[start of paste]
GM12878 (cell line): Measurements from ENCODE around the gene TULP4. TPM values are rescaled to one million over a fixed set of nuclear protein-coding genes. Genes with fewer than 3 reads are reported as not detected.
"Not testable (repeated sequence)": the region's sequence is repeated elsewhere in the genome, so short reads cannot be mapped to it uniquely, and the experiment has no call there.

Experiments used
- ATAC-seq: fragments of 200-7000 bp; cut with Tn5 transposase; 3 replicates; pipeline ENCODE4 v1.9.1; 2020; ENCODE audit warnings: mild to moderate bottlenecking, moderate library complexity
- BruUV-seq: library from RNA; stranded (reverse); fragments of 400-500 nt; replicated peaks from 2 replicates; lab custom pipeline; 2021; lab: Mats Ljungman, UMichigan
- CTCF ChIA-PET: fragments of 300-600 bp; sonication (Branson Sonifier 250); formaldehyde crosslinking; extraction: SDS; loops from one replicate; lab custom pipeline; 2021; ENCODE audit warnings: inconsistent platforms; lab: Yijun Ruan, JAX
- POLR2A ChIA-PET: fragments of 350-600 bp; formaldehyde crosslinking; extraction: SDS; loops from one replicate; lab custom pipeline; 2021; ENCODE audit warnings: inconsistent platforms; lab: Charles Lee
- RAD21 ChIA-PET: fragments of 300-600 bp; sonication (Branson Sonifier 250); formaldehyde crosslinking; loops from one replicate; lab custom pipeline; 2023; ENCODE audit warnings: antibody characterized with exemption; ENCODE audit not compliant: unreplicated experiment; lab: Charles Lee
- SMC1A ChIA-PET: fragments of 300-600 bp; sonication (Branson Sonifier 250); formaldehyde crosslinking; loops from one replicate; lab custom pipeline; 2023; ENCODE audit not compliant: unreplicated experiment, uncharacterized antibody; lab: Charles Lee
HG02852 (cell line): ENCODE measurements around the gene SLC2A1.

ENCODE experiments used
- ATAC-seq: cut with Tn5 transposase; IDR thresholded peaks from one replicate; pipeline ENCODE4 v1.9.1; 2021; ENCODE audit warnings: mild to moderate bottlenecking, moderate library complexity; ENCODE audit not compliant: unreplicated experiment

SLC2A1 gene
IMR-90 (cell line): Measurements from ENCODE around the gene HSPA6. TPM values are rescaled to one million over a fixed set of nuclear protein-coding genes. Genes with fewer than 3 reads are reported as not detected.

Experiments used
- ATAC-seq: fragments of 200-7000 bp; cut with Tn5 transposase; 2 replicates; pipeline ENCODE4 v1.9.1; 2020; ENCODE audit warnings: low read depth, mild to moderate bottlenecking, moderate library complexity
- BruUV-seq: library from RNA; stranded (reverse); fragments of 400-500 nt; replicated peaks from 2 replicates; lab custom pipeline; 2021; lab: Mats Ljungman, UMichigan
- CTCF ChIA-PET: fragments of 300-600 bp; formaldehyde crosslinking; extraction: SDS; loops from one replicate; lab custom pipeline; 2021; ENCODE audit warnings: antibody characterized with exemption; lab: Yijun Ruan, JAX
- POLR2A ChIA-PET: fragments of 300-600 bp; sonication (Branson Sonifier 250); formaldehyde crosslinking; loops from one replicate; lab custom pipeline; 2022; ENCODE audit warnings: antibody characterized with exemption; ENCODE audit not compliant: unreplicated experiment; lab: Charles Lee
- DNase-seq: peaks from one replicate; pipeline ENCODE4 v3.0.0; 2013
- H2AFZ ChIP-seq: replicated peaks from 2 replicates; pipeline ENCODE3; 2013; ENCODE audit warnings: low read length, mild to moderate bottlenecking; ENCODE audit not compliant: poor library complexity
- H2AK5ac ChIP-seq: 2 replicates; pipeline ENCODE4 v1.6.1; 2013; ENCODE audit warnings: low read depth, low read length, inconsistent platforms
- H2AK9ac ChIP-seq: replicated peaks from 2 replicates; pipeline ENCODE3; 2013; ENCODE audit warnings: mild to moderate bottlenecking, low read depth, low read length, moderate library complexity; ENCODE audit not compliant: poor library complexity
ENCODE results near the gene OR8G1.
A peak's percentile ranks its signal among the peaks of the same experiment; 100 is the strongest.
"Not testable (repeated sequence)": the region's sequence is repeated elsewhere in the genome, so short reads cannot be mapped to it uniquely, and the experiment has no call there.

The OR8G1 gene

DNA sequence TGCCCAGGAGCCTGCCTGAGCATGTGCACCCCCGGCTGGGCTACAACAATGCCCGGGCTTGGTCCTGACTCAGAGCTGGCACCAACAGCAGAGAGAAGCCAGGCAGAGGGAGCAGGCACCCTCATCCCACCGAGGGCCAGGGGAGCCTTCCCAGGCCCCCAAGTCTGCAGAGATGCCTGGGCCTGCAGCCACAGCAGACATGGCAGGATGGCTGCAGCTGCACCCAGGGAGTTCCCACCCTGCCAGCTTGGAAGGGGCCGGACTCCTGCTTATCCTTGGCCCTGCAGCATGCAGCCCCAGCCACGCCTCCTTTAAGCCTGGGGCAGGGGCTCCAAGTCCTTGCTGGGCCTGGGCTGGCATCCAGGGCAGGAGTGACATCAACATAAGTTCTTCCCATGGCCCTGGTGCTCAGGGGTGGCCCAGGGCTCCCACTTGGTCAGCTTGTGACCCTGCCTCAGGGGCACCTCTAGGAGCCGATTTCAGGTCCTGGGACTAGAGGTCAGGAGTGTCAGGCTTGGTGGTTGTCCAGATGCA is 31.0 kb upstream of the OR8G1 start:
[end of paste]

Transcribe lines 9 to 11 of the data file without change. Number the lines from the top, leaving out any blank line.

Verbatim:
- SMC1A ChIA-PET: fragments of 300-600 bp; sonication (Branson Sonifier 250); formaldehyde crosslinking; loops from one replicate; lab custom pipeline; 2023; ENCODE audit not compliant: unreplicated experiment, uncharacterized antibody; lab: Charles Lee
HG02852 (cell line): ENCODE measurements around the gene SLC2A1.

ENCODE experiments used